Distracted driving is reportedly more dangerous than driving while intoxicated. Despite a general public understanding that distracted driving causes accidents, nearly 30% of people have used a cell phone fairly often or regularly in the last 30 days.
Accordingly, if a cellphone-distracted driver causes an accident, police and victims can absolutely subpoena phone and text records, according to the Contra Costa Times.
Studies show that personal accountability is not as effective as legislation and software solutions. Services like tXtBlocker disable phones over 15 mph (except 911), as well as setting up no-call zones and monitoring driving speed.
If transit isn’t an option for you, at least save your text messaging until you get to your destination. There are enough hazards out there already.

GPS Mounting Law

So what’s the truth behind the GPS law anyway?
Most people nowadays will have absolutely nothing to do with paper maps. What’s that? You say you’ve got a folded up map of the CA coast in your glove box? Well somebody probably spilled coffee or ketchup on it at some point and now it is illegible, because I know you’re using your GPS. How can you not–it’s just so easy.
In any case, sometimes new laws for the roads pass by us unheeded because, 1. they don’t show up on our Facebook pages, and 2. nobody really pays too much attention otherwise. Take for instance the old law against GPS windshield mounting. Before January 1, 2009, GPS windshield mounting was actually illegal in California with violators paying over $100 when caught. There was a law for that? Yup.
But seeing that people still used their portable GPS anyway, lawmakers made a smart move to lift the band, and after January 1, 2009, allowed GPS units to be mounted on specific areas of the windshield. Namely, within “a 7-inch square area in the lower corner of the windshield farthest removed from the driver (the passenger side) or in a 5-inch square area in the lower corner of the windshield nearest to the driver (the lower left corner of the windshield).”
So basically, the only place  you can stick your GPS is in the lower left-hand corner of your windshield (because it wouldn’t really make logical sense to put it on the passenger side, would it?). Putting the GPS in the front/center of the windshield is therefore still illegal in California and hence not recommended.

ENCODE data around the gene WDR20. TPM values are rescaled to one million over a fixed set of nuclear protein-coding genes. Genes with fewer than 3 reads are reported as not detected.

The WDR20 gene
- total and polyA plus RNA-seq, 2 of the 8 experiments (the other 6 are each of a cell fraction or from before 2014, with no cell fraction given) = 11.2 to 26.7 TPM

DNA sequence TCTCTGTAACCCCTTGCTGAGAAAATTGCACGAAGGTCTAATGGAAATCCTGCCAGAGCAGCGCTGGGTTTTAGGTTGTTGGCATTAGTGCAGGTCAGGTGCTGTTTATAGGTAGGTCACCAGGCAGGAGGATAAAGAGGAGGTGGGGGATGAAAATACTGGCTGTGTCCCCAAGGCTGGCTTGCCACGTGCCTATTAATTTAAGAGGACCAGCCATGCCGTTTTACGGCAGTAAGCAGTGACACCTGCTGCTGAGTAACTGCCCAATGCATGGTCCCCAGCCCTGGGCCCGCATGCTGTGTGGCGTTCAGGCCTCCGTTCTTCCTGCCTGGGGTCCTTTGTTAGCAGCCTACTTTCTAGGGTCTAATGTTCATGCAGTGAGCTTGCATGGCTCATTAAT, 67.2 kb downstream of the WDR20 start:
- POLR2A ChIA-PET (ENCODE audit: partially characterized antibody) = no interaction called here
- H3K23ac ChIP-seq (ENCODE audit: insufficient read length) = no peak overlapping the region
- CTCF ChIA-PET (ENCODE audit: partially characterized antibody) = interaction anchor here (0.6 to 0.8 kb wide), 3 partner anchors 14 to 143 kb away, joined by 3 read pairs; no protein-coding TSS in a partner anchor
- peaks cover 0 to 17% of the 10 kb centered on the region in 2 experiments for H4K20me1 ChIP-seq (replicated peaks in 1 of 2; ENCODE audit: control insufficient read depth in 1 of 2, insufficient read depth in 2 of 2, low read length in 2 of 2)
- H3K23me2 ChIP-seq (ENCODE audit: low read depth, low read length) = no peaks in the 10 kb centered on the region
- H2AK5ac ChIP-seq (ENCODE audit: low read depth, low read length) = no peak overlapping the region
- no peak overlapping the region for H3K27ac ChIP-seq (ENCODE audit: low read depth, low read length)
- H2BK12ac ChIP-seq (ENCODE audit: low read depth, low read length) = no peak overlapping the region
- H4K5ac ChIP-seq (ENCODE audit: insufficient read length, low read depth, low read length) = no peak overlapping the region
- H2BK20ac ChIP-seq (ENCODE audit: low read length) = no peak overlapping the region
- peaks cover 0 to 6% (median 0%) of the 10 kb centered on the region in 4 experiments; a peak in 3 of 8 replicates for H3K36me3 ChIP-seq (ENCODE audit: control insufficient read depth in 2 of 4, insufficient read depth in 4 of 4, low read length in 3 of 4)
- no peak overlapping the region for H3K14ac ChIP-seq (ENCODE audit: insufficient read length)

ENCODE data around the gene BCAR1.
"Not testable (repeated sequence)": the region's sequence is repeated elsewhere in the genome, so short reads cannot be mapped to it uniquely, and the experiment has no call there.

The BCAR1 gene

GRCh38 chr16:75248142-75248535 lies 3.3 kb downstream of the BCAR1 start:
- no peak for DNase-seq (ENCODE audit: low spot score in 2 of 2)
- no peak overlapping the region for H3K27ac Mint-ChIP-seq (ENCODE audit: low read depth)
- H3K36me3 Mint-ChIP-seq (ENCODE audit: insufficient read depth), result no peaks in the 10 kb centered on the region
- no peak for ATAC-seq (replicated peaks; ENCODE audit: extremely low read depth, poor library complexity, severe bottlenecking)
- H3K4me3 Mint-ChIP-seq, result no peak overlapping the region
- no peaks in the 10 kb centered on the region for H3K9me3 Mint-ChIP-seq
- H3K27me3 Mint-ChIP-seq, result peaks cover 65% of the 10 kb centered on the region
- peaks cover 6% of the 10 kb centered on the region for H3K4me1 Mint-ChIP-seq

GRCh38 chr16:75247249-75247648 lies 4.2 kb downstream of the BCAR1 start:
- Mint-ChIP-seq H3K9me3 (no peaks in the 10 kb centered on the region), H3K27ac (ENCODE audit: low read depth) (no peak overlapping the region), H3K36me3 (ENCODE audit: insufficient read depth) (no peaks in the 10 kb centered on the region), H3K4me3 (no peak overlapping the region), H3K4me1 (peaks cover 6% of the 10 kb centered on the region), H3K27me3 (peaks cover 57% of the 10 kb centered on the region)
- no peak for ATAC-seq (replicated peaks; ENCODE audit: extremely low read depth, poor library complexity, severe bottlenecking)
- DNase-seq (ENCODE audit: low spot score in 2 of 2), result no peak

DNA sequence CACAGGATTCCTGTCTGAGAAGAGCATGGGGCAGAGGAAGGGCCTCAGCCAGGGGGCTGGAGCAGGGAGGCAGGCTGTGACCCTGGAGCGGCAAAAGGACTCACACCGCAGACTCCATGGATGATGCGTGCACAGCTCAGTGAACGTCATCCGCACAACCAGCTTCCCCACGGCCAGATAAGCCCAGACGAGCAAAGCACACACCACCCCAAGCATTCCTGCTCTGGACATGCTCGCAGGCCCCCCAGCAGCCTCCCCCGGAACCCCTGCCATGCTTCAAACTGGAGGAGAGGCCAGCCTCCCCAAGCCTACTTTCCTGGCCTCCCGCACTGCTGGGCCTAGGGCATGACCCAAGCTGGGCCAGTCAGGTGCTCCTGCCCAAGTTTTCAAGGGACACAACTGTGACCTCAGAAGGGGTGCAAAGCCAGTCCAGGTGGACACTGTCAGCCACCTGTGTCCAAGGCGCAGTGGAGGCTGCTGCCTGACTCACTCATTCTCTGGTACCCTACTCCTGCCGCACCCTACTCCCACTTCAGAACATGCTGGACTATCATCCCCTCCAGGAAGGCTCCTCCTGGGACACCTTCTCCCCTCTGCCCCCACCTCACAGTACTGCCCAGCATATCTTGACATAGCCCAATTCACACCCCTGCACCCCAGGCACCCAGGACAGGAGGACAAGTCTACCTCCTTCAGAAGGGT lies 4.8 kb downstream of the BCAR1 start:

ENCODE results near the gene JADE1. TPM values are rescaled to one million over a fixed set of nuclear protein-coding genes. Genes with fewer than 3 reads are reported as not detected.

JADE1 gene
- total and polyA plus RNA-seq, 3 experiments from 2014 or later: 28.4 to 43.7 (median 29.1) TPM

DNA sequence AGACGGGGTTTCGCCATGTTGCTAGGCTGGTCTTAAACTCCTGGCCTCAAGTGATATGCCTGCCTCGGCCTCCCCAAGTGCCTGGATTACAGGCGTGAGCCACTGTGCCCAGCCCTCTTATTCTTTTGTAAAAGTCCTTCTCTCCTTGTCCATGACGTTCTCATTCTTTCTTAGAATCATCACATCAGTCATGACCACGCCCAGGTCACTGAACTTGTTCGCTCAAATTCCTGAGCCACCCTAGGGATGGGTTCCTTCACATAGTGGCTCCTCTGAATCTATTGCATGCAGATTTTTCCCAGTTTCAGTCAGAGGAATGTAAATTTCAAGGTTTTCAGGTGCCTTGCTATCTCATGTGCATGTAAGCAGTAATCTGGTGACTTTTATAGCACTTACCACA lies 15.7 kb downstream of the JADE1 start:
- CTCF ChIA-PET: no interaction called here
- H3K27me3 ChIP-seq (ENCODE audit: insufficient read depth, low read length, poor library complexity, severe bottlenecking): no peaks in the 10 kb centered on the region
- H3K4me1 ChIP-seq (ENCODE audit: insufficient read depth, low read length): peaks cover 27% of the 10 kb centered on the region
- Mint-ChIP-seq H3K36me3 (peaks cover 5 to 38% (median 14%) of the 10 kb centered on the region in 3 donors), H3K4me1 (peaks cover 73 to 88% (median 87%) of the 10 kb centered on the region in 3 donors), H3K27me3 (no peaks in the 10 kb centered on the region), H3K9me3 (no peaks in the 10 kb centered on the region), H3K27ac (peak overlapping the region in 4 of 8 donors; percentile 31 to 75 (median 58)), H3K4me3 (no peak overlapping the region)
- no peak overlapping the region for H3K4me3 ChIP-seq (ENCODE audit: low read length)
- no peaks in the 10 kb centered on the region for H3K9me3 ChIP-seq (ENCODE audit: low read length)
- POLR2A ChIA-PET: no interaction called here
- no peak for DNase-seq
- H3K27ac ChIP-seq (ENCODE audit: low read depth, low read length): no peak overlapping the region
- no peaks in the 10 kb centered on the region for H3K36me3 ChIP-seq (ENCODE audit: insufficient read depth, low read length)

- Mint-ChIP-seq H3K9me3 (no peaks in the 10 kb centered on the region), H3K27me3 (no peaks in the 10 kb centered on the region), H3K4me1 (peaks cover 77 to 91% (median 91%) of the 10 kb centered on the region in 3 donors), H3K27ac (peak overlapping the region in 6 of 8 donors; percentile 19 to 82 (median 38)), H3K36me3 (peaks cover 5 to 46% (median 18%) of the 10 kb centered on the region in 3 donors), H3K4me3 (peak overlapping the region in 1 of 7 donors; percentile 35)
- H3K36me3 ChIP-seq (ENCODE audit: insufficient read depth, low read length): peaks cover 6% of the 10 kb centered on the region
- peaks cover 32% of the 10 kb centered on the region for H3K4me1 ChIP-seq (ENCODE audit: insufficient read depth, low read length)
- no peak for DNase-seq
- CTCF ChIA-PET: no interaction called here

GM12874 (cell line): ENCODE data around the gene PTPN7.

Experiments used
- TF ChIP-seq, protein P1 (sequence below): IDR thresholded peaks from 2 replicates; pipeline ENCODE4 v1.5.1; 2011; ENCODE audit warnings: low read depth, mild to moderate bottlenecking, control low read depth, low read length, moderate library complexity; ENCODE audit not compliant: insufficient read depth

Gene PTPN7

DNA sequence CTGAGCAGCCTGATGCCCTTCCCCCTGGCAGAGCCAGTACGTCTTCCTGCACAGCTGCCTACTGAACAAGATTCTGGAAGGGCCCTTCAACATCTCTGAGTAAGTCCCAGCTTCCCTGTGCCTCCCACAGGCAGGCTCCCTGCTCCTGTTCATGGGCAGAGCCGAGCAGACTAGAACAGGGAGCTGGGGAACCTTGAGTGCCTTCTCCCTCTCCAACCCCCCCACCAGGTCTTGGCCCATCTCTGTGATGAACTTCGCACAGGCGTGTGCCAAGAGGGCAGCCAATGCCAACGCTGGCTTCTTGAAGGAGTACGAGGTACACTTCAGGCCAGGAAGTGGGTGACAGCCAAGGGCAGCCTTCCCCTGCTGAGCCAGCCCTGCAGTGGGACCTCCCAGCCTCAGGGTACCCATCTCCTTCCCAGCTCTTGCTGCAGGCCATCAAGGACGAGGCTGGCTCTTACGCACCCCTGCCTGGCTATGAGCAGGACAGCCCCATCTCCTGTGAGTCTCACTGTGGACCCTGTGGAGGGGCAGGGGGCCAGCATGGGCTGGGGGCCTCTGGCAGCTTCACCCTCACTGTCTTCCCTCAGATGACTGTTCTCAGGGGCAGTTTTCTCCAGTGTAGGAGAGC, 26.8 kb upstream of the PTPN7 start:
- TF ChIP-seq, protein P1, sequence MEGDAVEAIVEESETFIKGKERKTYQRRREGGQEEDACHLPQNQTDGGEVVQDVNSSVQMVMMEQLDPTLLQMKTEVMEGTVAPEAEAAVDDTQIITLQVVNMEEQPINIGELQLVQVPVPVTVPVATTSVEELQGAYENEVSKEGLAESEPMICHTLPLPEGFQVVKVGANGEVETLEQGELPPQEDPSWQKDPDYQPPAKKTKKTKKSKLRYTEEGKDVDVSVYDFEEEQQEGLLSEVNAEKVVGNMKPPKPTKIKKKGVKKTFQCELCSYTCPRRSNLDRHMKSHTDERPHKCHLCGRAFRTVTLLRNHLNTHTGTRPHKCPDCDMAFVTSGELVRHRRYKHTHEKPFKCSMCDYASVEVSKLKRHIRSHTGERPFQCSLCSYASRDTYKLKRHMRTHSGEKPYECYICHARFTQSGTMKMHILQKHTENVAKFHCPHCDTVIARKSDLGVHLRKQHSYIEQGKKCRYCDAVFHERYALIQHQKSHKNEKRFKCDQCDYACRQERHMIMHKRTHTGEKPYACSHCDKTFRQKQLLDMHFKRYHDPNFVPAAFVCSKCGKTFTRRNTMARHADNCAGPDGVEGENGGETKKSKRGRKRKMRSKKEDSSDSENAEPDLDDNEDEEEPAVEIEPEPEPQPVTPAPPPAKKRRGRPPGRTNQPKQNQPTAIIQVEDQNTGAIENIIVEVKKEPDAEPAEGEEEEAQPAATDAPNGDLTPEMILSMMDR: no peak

So now that you know the specifics behind the law, what can you do about it?
Air Vent Mount: Just what it sounds like. A clip-on for your GPS that attaches to the air vent. More of a solid installation, but maybe not so great on a hot day when you’re blasting the AC.
Bean Bag Mount: The bean bag adds weight and prevents the GPS mount from moving or falling on your dash. Perhaps not so good for rough, bumpy terrains.
Cup Holder Mount: Another self-explanatory name. (But where will you put your coffee!?)
Perhaps the best way to go about it is to memorize maps and routes like your grandparents used to do. But if that’s not an option, then just go with the bottom left hand corner of the windshield, and remember, when using your GPS the safest option is to just listen to the voice commands. They’re default for a reason–to help you stay safe. Keep your eyes on the road.
Photo Credit: LincolnBlues

511CC wins Safe Routes to School Mini Grant

saferoutes511CC wins Safe Routes to School Mini Grant.  The National Center for Safe Routes to School announced today that 511 Contra Costa was one of 25 national applicants to receive a $1000.00 mini grant for Spring 2010. The National Center received 247 Safe Routes to School applications from across 44 states and the District of Columbia.
511 Contra Costa will be working with Dallas Ranch Middle School in Antioch, California to craft a social marketing campaign to educate fellow students about the pedestrian and bicycle safety and health benefits as part of its “Walk and Roll 2 School”  program. Selected proposals distinguished themselves through originality of efforts to help lead local community efforts to promote safe walking and bicycling to school.
National Center for Safe Routes to School Press Release